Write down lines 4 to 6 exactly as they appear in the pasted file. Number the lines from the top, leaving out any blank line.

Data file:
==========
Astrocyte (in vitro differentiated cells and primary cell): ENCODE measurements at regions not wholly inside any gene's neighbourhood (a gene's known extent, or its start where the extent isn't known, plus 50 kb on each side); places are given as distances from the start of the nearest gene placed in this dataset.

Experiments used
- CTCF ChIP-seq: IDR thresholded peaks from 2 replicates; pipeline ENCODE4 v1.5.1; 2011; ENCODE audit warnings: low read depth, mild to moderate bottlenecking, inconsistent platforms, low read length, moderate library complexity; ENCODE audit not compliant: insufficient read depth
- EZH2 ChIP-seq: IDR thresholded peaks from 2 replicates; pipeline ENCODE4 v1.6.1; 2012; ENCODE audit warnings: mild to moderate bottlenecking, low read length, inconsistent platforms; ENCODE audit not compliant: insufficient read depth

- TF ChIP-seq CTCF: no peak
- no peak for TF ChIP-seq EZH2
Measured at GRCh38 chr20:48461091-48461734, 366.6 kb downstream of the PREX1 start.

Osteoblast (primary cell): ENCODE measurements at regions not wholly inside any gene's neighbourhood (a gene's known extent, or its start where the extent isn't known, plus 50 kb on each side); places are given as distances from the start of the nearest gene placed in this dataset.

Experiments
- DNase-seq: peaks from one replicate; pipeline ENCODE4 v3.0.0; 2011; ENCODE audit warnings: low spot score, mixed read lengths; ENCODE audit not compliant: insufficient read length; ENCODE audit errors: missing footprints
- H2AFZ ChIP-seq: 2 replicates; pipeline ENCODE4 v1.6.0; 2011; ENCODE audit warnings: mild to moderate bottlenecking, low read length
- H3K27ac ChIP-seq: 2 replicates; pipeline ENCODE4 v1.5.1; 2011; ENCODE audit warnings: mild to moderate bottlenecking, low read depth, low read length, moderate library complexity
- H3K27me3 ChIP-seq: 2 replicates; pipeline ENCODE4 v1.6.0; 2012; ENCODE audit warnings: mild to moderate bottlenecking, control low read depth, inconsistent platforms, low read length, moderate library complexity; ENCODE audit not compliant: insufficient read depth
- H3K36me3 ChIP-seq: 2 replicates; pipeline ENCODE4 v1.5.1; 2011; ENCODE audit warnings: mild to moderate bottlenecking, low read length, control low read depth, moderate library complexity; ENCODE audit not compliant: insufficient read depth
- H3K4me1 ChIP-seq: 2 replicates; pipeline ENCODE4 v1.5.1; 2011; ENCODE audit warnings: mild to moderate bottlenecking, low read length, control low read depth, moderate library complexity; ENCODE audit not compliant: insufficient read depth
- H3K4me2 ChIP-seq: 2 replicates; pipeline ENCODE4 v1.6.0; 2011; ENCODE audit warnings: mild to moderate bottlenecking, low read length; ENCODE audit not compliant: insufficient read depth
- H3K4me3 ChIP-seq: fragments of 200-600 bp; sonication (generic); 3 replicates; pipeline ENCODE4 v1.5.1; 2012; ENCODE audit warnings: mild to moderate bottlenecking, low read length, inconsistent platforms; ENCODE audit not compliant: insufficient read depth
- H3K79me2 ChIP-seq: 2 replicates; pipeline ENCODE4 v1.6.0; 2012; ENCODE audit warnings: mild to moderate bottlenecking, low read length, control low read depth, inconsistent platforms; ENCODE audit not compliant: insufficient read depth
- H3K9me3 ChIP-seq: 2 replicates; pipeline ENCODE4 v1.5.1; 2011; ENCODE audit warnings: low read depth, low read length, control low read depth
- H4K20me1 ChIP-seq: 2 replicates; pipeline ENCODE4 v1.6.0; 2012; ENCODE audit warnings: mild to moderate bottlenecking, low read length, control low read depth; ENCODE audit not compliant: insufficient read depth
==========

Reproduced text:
- EZH2 ChIP-seq: IDR thresholded peaks from 2 replicates; pipeline ENCODE4 v1.6.1; 2012; ENCODE audit warnings: mild to moderate bottlenecking, low read length, inconsistent platforms; ENCODE audit not compliant: insufficient read depth

- TF ChIP-seq CTCF: no peak
- no peak for TF ChIP-seq EZH2